Look at that, another Netgalley. The cover of Could be Something Good grabbed my attention, and the blurb made me go “why not”, even though I had never heard of the book or of its author 🙂
Protagonist A, Winifred “Winnie” Baker, nurse and midwife freshly arrived in the small town of Timber Falls, Oregon, and daughter of a very intimidating doctor at the local hospital.
Protagonist B, Daniel Durand, resident of said hospital under the direction of Doctor Baker, dealing with a very nice but somewhat intrusive family, and with dyslexia.
Boy meets girl, cute shenanigans ensue. I very much enjoyed my reading of this book: it was fairly low-key conflict-wise, very cute, funny, and the characters were very endearing. I particularly liked Winnie’s relationship with her chosen career path and with her mother. In some ways, the mood of this book made me think of Bluebell, the town from the Hart of Dixie TV series – and kind of made me want to re-watch that 😉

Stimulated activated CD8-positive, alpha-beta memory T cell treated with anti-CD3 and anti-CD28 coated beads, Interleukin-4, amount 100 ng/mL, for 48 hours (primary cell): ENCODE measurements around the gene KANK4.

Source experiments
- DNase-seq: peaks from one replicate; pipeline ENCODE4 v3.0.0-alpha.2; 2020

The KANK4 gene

I was a tiny bit disappointed by the ending, which I found somewhat rushed, but this was still very nice, and very much spot on for what I was in the mood to read right now.
A few weeks ago, I opened a NetGalley account just to have an idea and a look and maybe possibly get a few books – you never know. I looked for books that I had heard about and was interested in reading, with a “soon-ish” publication date, and I found out that Otaku, by Chris Kluwe, was available, so I signed up for it. I had initially heard about that book via The Big Idea: Chris Kluwe on John Scalzi’s blog; I wouldn’t necessarily have seen or heard of that one otherwise, because the title wouldn’t have necessarily attracted my attention in the first place.
Anyway, I eventually got an e-mail telling me that I could indeed get the book – and it was good timing too, since I had just finished another book the night before. And since it’s feels fair to do a “proper” review in that case, this is what you get (yay, a full blog post!).